One of the types of Chinese cuisine that I miss most living in NYC is Chiu Chow cuisine (潮州菜), or more specifically Chiu Chow style cold dishes (潮州打冷). So it's great that not far from where I live in Hong Kong is a very popular restaurant specializing in this style of food, called Tak Kee Chiu Chow Restaurant ( 德記潮州菜館). Tak Kee has moved from it's original location to a much larger place nearby, but it remains as crowded as ever. The food is solid and more importantly the prices are very reasonable for this type of cuisine, which at times can get very expensive.
Starting off at every table is a small dish of pickled vegetables and fried bean curd. Good sweet and sour flavors help to open up people's appetites.
Braised goose slices over fried tofu. Braised goose (滷水鵝) is a main staple of this type of cuisine, with the soy-based braising liquid (滷水) consisting of many different ingredients. Here these slices are from more expensive parts of the bird such as the breast or the thigh, and are full of good meaty flavor. At HK$80 (=USD$10) it's quite a bargain, considering it's very easy to find this at other places in Hong Kong for two to three times that price.
Cold-served fish (凍烏頭) uses a fish that is a local product, and that from what I can find on the internet is a striped mullet. The fish is not even scaled, but just opened up, gutted, and steamed. Then it is chilled and served cold. You only eat the meat and dip it into the fermented bean sauce that's on the side. This was really good, fresh-tasting fish that had a nice firm texture. Another good deal at ~HKD$80(=USD$10).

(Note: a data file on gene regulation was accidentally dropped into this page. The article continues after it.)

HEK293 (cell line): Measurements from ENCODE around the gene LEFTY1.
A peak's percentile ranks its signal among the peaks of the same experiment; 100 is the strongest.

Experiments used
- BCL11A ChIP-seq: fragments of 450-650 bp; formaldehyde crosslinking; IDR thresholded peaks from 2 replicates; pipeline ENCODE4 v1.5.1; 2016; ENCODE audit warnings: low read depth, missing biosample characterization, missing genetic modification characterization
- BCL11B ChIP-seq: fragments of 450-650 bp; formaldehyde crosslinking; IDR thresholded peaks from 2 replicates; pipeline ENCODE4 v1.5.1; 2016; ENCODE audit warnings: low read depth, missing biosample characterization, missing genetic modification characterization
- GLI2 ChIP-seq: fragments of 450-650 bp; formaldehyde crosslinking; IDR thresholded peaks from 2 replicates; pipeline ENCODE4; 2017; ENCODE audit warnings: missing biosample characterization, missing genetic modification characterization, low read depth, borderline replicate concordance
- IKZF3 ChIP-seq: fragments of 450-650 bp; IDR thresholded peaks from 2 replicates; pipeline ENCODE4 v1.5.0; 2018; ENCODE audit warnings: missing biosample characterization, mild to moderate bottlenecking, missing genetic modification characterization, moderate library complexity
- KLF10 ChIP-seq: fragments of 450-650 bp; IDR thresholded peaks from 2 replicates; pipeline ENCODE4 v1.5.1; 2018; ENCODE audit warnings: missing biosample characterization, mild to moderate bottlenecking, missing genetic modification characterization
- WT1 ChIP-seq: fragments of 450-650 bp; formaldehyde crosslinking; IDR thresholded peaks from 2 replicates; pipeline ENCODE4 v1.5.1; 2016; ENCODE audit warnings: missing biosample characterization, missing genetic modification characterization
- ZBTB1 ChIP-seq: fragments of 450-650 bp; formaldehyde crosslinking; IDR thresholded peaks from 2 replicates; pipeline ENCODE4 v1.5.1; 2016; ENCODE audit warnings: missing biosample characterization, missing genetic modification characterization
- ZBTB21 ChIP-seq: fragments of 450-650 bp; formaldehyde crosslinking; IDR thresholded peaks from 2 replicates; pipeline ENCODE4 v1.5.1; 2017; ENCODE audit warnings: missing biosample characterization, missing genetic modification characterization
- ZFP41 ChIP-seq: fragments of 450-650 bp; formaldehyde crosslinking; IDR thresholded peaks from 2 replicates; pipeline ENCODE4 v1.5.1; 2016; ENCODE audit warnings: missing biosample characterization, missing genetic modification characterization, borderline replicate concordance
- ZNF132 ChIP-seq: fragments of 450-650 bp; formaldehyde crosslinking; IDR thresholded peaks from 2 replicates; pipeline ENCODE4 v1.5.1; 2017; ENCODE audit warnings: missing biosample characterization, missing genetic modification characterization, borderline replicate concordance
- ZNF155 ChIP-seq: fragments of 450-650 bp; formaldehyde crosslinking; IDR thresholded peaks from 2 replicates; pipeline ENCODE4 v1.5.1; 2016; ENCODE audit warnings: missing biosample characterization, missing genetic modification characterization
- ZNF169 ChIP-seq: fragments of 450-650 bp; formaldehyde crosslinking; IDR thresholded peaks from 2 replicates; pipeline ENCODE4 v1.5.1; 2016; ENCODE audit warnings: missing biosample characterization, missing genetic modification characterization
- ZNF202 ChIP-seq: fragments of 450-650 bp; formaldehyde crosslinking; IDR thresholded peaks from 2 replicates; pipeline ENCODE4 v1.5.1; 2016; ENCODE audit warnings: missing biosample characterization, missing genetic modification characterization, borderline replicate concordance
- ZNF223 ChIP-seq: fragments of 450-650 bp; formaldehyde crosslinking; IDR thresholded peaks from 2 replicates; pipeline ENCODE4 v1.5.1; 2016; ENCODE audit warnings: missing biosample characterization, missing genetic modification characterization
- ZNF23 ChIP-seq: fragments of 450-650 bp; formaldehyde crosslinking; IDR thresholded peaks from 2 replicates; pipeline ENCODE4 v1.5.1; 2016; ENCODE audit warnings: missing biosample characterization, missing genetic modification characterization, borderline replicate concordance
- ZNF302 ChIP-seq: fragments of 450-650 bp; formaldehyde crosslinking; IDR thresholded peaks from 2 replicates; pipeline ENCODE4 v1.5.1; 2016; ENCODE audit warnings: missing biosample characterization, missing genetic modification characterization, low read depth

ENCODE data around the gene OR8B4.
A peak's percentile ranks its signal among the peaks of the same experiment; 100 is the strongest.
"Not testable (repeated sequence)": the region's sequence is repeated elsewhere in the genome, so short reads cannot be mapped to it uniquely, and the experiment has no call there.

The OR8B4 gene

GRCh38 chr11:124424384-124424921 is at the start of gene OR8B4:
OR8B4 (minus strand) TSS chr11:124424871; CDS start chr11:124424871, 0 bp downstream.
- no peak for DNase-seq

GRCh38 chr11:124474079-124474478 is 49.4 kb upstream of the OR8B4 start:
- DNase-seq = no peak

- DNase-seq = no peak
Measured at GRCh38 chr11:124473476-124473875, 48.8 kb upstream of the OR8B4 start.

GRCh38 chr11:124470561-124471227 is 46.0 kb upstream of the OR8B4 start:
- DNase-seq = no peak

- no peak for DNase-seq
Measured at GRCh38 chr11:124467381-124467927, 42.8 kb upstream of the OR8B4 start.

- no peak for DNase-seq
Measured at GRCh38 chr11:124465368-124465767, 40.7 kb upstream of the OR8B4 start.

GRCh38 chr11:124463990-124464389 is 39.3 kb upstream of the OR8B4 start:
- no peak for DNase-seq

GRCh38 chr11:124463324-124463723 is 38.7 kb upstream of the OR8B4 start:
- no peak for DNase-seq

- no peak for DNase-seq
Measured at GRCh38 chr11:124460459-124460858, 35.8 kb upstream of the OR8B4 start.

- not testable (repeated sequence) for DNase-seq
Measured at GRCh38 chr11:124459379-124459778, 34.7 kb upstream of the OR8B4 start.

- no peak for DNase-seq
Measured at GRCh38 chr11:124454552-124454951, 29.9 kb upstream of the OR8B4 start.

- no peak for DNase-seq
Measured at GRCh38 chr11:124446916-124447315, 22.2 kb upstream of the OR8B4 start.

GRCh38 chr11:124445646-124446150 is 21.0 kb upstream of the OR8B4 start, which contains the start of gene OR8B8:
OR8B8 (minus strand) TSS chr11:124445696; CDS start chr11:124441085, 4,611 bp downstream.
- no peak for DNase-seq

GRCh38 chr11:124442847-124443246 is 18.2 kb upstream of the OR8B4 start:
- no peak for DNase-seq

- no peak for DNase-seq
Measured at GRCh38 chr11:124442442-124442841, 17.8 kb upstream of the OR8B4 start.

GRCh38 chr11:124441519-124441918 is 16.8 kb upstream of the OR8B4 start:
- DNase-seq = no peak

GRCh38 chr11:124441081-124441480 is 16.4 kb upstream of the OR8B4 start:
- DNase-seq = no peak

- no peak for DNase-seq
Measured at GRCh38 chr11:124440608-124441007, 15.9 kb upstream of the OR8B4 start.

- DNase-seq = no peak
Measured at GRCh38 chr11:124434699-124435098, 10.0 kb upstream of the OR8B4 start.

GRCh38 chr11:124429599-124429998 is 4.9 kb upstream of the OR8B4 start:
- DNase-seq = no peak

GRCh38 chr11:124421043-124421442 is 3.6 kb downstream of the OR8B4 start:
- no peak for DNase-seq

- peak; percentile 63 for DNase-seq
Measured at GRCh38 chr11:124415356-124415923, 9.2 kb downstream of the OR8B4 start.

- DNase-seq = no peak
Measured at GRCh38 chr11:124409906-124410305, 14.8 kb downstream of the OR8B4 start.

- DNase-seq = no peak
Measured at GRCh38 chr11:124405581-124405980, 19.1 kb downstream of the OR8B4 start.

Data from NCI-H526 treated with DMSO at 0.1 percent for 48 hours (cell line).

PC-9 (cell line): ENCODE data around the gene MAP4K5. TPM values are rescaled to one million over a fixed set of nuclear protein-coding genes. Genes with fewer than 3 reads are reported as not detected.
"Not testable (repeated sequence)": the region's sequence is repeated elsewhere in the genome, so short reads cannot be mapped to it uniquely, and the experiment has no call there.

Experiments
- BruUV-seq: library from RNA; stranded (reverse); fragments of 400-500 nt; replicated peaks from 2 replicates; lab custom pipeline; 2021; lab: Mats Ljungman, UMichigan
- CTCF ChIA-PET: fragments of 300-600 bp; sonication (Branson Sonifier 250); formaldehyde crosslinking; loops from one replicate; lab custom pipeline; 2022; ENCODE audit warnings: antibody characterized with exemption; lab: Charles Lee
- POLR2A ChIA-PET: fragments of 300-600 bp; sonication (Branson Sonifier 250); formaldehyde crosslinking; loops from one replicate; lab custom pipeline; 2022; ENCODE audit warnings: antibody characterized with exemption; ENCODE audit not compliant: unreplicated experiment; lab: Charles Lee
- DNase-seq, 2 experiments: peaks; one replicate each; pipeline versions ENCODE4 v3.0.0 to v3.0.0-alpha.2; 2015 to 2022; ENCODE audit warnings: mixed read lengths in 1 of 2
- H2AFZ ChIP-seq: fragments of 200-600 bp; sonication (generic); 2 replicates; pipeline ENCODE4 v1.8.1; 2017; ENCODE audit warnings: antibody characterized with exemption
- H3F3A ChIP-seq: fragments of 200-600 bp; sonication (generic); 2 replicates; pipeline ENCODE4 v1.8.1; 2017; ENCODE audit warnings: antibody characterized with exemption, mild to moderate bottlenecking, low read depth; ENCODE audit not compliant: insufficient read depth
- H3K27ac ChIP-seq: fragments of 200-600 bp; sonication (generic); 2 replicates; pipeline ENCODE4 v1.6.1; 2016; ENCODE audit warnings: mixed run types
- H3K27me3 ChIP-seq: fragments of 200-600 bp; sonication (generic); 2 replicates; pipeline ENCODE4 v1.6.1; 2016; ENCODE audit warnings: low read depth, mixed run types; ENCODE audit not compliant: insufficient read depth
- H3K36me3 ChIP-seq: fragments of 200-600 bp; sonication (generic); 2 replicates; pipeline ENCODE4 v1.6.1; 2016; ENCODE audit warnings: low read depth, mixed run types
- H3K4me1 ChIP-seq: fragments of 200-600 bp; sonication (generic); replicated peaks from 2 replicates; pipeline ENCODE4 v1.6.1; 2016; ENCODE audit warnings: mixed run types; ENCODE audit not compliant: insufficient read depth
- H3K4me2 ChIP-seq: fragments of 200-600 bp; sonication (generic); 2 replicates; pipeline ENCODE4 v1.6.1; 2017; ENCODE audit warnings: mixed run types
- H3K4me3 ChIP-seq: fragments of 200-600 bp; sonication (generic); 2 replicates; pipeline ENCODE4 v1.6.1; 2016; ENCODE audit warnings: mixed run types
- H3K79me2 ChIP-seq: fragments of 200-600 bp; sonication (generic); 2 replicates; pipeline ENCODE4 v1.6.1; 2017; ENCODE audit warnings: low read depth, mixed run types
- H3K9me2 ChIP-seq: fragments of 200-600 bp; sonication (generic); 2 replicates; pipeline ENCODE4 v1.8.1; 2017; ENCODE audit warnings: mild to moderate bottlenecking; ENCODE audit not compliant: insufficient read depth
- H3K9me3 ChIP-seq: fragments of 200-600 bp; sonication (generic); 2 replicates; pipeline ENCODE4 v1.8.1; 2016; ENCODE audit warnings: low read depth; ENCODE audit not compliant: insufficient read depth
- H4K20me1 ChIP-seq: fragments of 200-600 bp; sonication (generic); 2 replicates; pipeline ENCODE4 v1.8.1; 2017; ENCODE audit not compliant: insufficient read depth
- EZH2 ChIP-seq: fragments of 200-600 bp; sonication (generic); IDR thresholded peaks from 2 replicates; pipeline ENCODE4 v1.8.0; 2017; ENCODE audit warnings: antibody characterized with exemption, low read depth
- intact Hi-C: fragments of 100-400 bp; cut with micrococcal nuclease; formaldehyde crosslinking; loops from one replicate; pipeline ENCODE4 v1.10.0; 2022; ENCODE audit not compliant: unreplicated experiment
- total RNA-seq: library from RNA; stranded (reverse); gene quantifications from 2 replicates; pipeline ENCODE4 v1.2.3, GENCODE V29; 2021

Oyster pancakes had lots of small oysters fried together with some starchy dough mixture and scallions. This was solid but nothing extraordinary.
Sichuan pepper chicken (碧綠川椒雞) is a dish that I get all the time as well. The sichuan pepper flavor in the sauce is quite muted, so it's not a particularly special stir-fried chicken. However, I really like the fried leaves that accompany the dish. I can't figure out what they are, but after a little internet research, it appears that they are the leaves of a species of orchid plants. Not sure, but they're definitely tasty. I saw at another table that these leaves also accompany their fried chicken (炸子雞), so that might be a better option for someone looking to eat those leaves but get a different type of chicken preparation.
Chiu Chow style oyster congee (蠔仔粥) is a combination of rice, broth, oysters, and preserved vegetables. It's a wonderful assortment of flavors and textures. Note that the Chiu Chow version of congee is more like rice with broth and the rice is not cooked down like other congee.
This place continues to be extremely popular, with crowds and lines, and rightfully so. It has solid versions of Chiu Chow style cold dishes at very reasonable prices. It's a little out of the way for now for some people, but when the MTR finishes the Western district stops, it'll be much more accessible. Either way I highly recommend this place.